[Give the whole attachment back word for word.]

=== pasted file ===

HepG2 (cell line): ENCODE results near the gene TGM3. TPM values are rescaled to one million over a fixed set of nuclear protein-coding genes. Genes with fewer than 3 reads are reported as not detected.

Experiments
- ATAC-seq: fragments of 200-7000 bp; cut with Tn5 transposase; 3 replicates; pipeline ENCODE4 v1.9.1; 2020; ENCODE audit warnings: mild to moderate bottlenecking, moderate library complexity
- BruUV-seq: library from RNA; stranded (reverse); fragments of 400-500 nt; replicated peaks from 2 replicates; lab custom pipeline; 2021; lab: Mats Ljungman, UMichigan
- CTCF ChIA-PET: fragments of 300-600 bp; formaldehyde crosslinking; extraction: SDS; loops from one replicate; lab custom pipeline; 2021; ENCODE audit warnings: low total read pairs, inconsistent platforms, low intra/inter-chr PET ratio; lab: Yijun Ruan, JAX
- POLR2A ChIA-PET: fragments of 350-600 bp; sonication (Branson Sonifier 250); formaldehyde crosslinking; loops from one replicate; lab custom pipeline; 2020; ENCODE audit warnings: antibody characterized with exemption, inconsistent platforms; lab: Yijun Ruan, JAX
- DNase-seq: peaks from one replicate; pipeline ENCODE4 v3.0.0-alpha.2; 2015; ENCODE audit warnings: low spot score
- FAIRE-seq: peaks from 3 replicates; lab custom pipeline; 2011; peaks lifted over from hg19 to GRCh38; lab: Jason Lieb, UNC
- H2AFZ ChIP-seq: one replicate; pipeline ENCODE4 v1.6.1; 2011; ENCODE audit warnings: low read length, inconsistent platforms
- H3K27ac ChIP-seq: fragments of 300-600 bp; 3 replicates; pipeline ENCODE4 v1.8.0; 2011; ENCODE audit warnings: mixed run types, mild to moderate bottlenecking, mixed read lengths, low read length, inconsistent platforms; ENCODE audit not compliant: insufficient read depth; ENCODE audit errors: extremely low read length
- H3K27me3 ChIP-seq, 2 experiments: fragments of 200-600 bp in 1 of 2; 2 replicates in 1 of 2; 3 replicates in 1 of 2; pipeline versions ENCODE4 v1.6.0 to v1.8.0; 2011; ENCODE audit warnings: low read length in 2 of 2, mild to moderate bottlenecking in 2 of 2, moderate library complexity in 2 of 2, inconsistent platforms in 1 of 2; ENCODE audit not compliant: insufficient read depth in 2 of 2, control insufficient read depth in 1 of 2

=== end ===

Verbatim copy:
HepG2 (cell line): ENCODE results near the gene TGM3. TPM values are rescaled to one million over a fixed set of nuclear protein-coding genes. Genes with fewer than 3 reads are reported as not detected.

Experiments
- ATAC-seq: fragments of 200-7000 bp; cut with Tn5 transposase; 3 replicates; pipeline ENCODE4 v1.9.1; 2020; ENCODE audit warnings: mild to moderate bottlenecking, moderate library complexity
- BruUV-seq: library from RNA; stranded (reverse); fragments of 400-500 nt; replicated peaks from 2 replicates; lab custom pipeline; 2021; lab: Mats Ljungman, UMichigan
- CTCF ChIA-PET: fragments of 300-600 bp; formaldehyde crosslinking; extraction: SDS; loops from one replicate; lab custom pipeline; 2021; ENCODE audit warnings: low total read pairs, inconsistent platforms, low intra/inter-chr PET ratio; lab: Yijun Ruan, JAX
- POLR2A ChIA-PET: fragments of 350-600 bp; sonication (Branson Sonifier 250); formaldehyde crosslinking; loops from one replicate; lab custom pipeline; 2020; ENCODE audit warnings: antibody characterized with exemption, inconsistent platforms; lab: Yijun Ruan, JAX
- DNase-seq: peaks from one replicate; pipeline ENCODE4 v3.0.0-alpha.2; 2015; ENCODE audit warnings: low spot score
- FAIRE-seq: peaks from 3 replicates; lab custom pipeline; 2011; peaks lifted over from hg19 to GRCh38; lab: Jason Lieb, UNC
- H2AFZ ChIP-seq: one replicate; pipeline ENCODE4 v1.6.1; 2011; ENCODE audit warnings: low read length, inconsistent platforms
- H3K27ac ChIP-seq: fragments of 300-600 bp; 3 replicates; pipeline ENCODE4 v1.8.0; 2011; ENCODE audit warnings: mixed run types, mild to moderate bottlenecking, mixed read lengths, low read length, inconsistent platforms; ENCODE audit not compliant: insufficient read depth; ENCODE audit errors: extremely low read length
- H3K27me3 ChIP-seq, 2 experiments: fragments of 200-600 bp in 1 of 2; 2 replicates in 1 of 2; 3 replicates in 1 of 2; pipeline versions ENCODE4 v1.6.0 to v1.8.0; 2011; ENCODE audit warnings: low read length in 2 of 2, mild to moderate bottlenecking in 2 of 2, moderate library complexity in 2 of 2, inconsistent platforms in 1 of 2; ENCODE audit not compliant: insufficient read depth in 2 of 2, control insufficient read depth in 1 of 2